Friday, November 14, 2014
Kris Pickett and Dan Hull, PE, Land Development
Sometimes, just having another set of eyes can lead to an even better product.
Faced with high infrastructure costs that were driving away potential homebuilders, Richmark Real Estate selected Olsson to take a fresh look at its housing development concept in Greeley, Colorado. This exercise led to potential savings of $2.5 million in infrastructure costs and created major development efficiencies.
When Richmark Real Estate purchased 64 acres of land in Greeley, the company had a goal of developing 200 homes. The land had been previously designed and approved for homes many years prior by a different owner, but the recession and a tough housing market put development plans on hold. The land was eventually acquired by a bank. With housing demand now on the rise, Richmark bought the land from the bank and was ready to bring on a homebuilder to start development.
The original lot design for the land had been zoned and approved for construction, but Richmark was having difficulties finding a homebuilder who would take on the project, since homebuilders quickly determined the original design had a prohibitively high per-lot infrastructure cost.
Richmark asked Olsson to look into it. The project team looked at the development plans with experienced and creative eyes and began to pinpoint many inefficiencies. With a deep understanding of subdivision design, Olsson developed a plan that took into account a thorough comprehension of the city’s codes and infrastructure costs and how to work with the existing physical landscape.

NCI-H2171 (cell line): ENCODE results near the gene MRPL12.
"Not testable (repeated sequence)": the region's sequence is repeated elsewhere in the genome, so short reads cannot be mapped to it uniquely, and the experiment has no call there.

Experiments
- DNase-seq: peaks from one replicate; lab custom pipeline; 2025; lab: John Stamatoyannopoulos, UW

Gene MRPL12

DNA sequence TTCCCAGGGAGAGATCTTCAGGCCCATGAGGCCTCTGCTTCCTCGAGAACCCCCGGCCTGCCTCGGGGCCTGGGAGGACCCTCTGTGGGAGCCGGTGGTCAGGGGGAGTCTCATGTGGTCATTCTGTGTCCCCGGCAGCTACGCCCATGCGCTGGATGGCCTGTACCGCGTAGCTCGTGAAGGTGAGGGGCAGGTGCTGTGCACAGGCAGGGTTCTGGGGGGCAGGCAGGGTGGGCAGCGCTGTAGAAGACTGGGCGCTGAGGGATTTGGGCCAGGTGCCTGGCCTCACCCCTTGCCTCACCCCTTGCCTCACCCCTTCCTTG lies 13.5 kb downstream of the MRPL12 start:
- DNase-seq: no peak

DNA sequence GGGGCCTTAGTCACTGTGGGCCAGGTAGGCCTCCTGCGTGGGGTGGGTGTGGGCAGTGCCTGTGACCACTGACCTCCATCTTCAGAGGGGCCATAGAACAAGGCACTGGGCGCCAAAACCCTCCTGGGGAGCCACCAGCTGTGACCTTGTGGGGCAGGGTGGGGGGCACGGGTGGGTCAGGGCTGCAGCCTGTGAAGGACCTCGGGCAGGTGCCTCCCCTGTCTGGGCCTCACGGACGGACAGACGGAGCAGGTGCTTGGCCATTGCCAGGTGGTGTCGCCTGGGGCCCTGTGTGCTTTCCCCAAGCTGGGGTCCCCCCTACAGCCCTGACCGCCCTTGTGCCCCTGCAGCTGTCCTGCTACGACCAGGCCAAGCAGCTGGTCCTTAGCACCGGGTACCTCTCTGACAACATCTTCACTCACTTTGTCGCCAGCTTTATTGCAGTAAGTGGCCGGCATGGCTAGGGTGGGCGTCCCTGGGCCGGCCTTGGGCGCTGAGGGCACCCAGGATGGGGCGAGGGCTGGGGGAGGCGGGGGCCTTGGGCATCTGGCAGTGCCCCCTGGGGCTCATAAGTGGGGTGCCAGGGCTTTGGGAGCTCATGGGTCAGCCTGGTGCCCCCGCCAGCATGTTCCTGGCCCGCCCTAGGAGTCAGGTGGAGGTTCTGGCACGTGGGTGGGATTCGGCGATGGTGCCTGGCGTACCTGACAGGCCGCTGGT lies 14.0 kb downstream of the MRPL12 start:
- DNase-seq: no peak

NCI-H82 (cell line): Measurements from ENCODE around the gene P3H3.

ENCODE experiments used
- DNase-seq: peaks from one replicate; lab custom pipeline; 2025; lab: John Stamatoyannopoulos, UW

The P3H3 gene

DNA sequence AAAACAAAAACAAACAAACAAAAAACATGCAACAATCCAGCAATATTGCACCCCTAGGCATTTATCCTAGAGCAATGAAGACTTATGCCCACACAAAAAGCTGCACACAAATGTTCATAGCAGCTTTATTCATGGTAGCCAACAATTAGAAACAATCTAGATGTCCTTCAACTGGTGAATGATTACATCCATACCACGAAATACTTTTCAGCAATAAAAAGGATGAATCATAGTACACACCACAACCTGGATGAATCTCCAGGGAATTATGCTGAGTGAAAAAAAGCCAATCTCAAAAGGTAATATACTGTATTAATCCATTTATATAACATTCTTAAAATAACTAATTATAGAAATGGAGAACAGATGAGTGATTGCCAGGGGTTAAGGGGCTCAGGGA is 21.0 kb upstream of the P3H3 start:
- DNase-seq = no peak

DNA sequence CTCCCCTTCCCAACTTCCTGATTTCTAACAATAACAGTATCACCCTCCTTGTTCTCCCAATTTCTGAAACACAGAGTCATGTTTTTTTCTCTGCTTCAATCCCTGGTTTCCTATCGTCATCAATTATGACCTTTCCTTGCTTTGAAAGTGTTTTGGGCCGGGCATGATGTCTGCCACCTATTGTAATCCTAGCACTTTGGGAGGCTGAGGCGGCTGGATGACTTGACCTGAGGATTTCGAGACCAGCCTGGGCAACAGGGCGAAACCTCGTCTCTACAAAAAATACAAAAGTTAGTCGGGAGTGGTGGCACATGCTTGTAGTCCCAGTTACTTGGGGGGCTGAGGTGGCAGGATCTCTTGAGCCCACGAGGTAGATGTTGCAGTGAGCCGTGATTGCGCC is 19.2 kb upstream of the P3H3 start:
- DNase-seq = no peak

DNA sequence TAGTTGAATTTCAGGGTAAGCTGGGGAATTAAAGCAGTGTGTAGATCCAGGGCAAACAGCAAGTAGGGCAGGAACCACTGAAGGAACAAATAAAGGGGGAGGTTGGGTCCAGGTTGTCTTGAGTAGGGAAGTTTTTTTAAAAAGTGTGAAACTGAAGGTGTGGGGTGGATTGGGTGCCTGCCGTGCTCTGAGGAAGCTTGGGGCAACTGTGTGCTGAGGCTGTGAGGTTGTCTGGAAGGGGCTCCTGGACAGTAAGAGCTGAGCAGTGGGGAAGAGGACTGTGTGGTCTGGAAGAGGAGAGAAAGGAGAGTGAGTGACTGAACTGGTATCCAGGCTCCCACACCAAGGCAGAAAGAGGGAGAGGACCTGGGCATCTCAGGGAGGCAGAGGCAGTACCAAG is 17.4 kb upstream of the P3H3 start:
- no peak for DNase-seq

As a result, Olsson redesigned the 64 acres to more efficiently locate lots; roads; and water, wastewater, and stormwater systems. In addition, the new plan design made better use of the existing topography to minimize cutting and filling costs.
Further, the redesigned plan was able to accommodate a 15 percent increase in the number of lots on the site as well as a significant reduction in the per-lot infrastructure costs of 27 percent.
When construction is complete, the community will have 234 homes, and residents will have access to trails and usable open space. In addition, the majority of homes will back to open space, which offers a more desirable lot and higher lot premiums. The new Northridge development is expected to break ground in the fall of 2015.
The development redesign is a win-win situation for everyone. Richmark is able to move forward with a development that had been on hold for years, and Greeley will have new housing in a well-designed development that will be able to meet rising demand.
For questions about this project, or if you would like more information on effective land-use planning, call us at 970.590.6061.